Spotty Tomato Leaves

How to Diagnose This Common Condition

Septoria lycopersici (Septoria Leaf Spot). Ascomycota. Common fungal leaf disease of tomatoes. Tomato leaf showing small brown spots characteristic of the disease and some chlorosis or yellowing. Franklin County. Ohio. USA
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No one wants to walk out to the garden and see disease spots on their tomato plants. Unfortunately, tomato plant diseases can infect plants being grown by the most experienced gardeners as well as novices. But what, exactly, are you dealing with? Read on about the three diseases that could be causing spotty leaves on tomato plants.

Early Blight

Early blight begins on the lower branches of a tomato plant. Foliage will exhibit one or two spots per leaf, approximately 1/4 to 1/2 inch in diameter. Eventually, the spots grow larger and run together. Spots have tan centers with concentric rings in them and yellow halos around the edges. The stems will develop dark, sunken cankers at or above the soil line, and some fruit will start to show dark, sunken spots on the stem end of fruits.

There is no treatment for early blight. Once you discover it on a plant, the best course of action is to remove infected branches immediately. You can still harvest unaffected fruit and the plant should continue to grow and blossom. Remember to sanitize your pruners when you have finished removing infected branches. If the disease overruns the plant, pull up and dispose of the plants in the trash—do not compost or burn blighted plants. Next year, plant your tomatoes in a different area of the garden.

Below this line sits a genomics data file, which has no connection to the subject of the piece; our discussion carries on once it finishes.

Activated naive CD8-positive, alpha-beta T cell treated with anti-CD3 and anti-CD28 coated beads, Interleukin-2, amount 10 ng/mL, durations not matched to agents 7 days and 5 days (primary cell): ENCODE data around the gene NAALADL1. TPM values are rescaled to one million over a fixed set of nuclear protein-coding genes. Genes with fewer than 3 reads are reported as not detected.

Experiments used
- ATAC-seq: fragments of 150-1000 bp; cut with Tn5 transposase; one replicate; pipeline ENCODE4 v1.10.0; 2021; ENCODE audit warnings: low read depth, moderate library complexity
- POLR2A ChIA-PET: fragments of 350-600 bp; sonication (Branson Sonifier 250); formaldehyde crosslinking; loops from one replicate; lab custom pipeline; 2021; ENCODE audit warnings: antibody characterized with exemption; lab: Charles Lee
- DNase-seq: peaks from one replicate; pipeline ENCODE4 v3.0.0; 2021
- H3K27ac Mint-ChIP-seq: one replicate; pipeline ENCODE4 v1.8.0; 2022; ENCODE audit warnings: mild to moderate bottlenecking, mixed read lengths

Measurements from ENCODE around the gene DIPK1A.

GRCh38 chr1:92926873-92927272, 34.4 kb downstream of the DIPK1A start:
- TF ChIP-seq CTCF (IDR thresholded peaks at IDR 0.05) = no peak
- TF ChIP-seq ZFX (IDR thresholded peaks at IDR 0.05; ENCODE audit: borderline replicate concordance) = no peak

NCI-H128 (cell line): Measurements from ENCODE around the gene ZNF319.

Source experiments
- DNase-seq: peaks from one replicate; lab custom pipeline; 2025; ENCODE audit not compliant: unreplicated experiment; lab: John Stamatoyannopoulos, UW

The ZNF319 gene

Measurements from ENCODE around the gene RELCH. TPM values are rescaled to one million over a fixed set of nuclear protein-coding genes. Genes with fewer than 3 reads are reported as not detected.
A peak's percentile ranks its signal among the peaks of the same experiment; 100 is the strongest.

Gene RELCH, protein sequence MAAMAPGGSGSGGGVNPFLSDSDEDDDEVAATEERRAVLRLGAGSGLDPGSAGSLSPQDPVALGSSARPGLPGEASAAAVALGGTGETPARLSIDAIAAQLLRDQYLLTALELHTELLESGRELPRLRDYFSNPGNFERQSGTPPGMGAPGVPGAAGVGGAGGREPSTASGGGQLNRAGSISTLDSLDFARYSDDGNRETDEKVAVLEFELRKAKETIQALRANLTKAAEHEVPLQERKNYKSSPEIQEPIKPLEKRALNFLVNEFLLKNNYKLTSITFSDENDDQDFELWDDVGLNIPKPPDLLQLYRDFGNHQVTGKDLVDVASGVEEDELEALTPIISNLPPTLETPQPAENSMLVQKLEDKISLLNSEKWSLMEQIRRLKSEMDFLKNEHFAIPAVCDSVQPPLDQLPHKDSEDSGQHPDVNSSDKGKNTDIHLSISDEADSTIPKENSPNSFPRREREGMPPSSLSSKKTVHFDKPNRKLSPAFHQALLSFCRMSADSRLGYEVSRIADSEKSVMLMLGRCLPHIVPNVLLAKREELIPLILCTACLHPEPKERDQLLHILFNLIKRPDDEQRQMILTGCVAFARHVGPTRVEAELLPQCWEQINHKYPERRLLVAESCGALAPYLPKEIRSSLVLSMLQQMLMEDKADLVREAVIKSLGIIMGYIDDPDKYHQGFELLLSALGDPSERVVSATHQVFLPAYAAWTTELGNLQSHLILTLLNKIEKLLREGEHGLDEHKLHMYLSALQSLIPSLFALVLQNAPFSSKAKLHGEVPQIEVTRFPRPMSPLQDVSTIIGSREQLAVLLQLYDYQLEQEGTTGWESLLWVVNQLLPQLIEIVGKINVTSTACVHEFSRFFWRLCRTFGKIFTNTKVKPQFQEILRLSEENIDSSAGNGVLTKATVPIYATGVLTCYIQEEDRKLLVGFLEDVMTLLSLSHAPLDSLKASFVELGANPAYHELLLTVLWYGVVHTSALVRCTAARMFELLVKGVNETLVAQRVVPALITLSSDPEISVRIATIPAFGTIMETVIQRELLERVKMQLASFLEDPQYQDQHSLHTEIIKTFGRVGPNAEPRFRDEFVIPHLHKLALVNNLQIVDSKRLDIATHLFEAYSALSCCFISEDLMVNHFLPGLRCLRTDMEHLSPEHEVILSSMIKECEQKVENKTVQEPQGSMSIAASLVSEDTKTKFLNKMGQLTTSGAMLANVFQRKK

Late Blight

Late blight was responsible for the Irish potato famine in the 1840s. If your tomato plants are infected, the symptoms are leaves with large, dark brown blotches with a green gray edge. Stem infections are firm and dark brown with a rounded edge. Spots can become mushy as additional bacteria invade. In periods of high humidity, thin powdery white fungal growth appears on infected leaves. Fruit damage in the form of dark, leathery patches that appear on the top and sides of unripe fruit is yet another sign of late blight.

Late blight is a terminal disease, and the method for dealing with it is to pull out and destroy the plants. Do not place the plants in your compost pile. For the next growing season, purchase late blight-resistant varieties, and grow your them in a different part of the garden.

Septoria Leaf Spot

Septoria leaf spot is aptly named because the primary symptom of the disease are the numerous brown spots that appear on the leaves, approximately 1/16 to 1/8 inch in diameter. The spots lack a yellow halo, and, upon close inspection, have black specks in the center. Unlike early and late blights, there is no stem or fruit damage.

If your tomatoes are infected, they will continue to produce fruit. Remove infected foliage immediately and disinfect your pruning tools when working from plant to plant.

To prevent the disease next year, plant your tomatoes in a different part of the garden because the fungus overwinters on infected tomato debris and in the soil, Purchase disease-resistant varieties, do not water overhead, use mulch to prevent soil from splashing up on foliage, and increase air circulation between plants.

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  1. Early Blight. University of Maryland Extension

  2. Late blight of tomato and potato. University of Minnesota Extension

  3. Septoria Leaf Spot - Vegetables. University of Maryland Extension